It seems obvious, right? An insight from the era of the industrial revolution: we work and concentrate better when we are healthy and well-fed. It is not just about filling the stomach, but also providing quality food and diet with sufficient vitamins and minerals (remember: anaemia can make you feel really tired).

Girls and young women need to eat iron-rich foods, as a means to prevent iron deficiency-anaemia and other micronutrient deficiencies, which impacts their general energy and productivity levels. Therefore eating the right balance of foods is important for their ability to perform at school, in a workplace and community.

So why not apply these simple principles in developing countries, such as Bangladesh?

The Bangladesh garment industry is the largest contributor to the country’s economic growth. It provides formal employment to more than three million women, many of whom are still young and therefore important contributors to the development of their local communities, and the economy as a whole.

In recent years, many initiatives, policies and codes have been introduced seeking to improve the occupational security and health of the garment workers. This has led to an increase in attention to address issues related to anaemia and malnutrition amongst garment workers.

According to a recent report by GAIN and BSR (Business for Social Responsibility), Practices in Food and Childcare Service Provision in Bangladesh’s Ready-Made Garment Factories, less than half of the female workers had a basic understanding of what constituted a balanced diet and the majority thought that rice was the healthiest food.

Some managers in factories where hot meals were served, felt there was a relationship between providing food and increased productivity, but the causality was not properly documented.

Recently, the Global Alliance for Improved Nutrition (GAIN) and BSR, with the support of the Netherlands Government, have started a project to reduce malnutrition in the workplace.

Four ready-made garment factories have begun to implement this project with 6,500 female workers and, over the next year, a further 20 factories with 25,000 female workers will be benefiting from this project.

Through this project, factory workers are provided with a more nutritious hot cooked meal, in which vegetable oil fortified with vitamin A, iodised salt, and fortified rice (with six micronutrients) are being used. Moreover, the female workers receive weekly iron-folate supplements through the factory clinic which will help to reduce anaemia (pregnant and lactating women receive daily supplements). Some of the workers have been trained as peer educators, and organise sessions with group of workers to discuss the importance of dietary diversity, breastfeeding, personal hygiene and hygienic food preparation.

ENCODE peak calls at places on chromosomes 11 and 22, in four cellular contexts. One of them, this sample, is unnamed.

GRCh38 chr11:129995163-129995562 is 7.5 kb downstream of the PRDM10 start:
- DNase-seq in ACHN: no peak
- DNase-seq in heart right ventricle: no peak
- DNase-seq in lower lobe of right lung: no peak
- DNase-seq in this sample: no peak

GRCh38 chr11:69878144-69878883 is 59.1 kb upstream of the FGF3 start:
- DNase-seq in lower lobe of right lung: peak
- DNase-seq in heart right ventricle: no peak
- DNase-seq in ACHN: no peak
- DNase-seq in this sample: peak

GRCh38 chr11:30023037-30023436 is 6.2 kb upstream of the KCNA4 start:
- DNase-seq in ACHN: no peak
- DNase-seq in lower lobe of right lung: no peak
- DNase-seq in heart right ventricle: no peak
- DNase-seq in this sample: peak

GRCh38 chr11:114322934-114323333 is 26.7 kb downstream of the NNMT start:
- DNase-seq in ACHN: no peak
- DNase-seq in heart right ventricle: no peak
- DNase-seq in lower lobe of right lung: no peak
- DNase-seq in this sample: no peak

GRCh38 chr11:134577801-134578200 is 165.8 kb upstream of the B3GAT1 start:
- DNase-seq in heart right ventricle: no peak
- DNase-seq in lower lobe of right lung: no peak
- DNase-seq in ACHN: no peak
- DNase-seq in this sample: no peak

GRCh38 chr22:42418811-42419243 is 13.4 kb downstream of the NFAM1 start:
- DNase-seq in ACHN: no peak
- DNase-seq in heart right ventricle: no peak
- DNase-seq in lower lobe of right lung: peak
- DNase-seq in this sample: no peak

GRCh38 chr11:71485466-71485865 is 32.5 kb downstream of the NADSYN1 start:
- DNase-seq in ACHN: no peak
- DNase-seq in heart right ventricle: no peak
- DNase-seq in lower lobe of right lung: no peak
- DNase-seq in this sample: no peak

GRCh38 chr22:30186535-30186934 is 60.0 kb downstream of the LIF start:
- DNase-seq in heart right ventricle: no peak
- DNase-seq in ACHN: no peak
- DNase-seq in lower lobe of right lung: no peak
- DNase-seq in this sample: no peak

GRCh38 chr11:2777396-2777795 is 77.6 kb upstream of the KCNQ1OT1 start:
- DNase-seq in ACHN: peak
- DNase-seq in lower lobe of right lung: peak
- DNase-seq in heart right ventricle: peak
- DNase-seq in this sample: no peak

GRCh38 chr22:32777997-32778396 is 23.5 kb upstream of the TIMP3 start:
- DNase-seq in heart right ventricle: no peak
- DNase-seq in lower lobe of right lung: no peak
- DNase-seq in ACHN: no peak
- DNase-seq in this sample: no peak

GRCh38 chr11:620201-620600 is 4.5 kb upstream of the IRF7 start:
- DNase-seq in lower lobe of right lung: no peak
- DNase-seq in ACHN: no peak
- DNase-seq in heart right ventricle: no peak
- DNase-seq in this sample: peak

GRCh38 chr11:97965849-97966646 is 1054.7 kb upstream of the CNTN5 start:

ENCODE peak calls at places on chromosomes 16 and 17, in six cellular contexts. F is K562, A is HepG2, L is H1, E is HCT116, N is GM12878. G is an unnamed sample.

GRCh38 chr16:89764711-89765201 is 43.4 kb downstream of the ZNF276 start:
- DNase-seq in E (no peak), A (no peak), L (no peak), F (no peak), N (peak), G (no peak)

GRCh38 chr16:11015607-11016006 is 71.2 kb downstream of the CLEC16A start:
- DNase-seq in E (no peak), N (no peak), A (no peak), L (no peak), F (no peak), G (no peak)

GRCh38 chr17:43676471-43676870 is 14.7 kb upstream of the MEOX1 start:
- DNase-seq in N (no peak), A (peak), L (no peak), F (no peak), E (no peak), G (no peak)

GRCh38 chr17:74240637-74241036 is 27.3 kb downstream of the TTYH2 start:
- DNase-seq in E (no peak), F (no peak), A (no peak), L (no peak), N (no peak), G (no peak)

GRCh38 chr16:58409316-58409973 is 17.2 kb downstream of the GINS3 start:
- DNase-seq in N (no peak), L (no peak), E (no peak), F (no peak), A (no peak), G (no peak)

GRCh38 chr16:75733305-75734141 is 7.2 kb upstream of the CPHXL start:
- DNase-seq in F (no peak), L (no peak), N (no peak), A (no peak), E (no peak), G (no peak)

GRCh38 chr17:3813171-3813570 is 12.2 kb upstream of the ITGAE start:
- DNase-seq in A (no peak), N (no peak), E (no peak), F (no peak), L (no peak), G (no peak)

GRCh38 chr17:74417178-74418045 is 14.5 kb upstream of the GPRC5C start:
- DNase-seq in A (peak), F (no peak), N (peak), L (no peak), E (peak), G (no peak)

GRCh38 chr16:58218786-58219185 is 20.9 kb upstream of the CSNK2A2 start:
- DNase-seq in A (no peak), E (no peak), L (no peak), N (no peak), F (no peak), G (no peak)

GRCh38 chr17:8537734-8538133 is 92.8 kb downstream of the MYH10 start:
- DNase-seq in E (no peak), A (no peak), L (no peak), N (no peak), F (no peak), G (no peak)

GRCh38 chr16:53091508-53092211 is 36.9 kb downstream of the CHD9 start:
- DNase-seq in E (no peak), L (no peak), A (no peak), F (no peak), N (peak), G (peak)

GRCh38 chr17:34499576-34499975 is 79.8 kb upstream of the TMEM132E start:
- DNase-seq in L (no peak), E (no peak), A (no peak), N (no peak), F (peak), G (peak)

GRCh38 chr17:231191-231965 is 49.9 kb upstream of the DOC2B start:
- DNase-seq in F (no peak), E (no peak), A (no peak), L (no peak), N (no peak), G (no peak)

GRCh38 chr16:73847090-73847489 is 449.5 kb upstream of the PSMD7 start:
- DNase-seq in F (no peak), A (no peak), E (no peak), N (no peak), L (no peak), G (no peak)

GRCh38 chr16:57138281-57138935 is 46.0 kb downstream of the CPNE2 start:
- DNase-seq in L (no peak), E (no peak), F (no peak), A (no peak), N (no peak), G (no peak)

Dr Rudaba Khondker, GAIN’s Country Director in Bangladesh said “Female garment workers are key contributors to economic development in Bangladesh and are important agents of change in their communities. Investing in their nutrition and health is a meaningful way through which they can reach their potential.”

Why do we need arguments to convince employers to invest in nutrition?

The garment sector is extremely competitive and profit margins are very tight. Factory owners will be motivated to invest in better food and nutrition for their workers, if it contributes to productivity and performance of the workers. Therefore, this project is measuring the impact of improved food quality and nutrition on the workers’ productivity levels, absenteeism rates due to illness, and employee retention. A positive change in any of these indicators, as well as a strong social reputation with the global buyers, as a result of the intervention, may trigger factory owners to make the investment and contribute to the health and nutrition of the female workforce.

We need a #FoodRevolution in the workplace to improve health, nutrition and productivity of women workers.

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About Marti J. van Liere

Marti J. van Liere is Director, Maternal, Infant and Young Child Nutrition for the Global Alliance for Improved Nutrition (GAIN).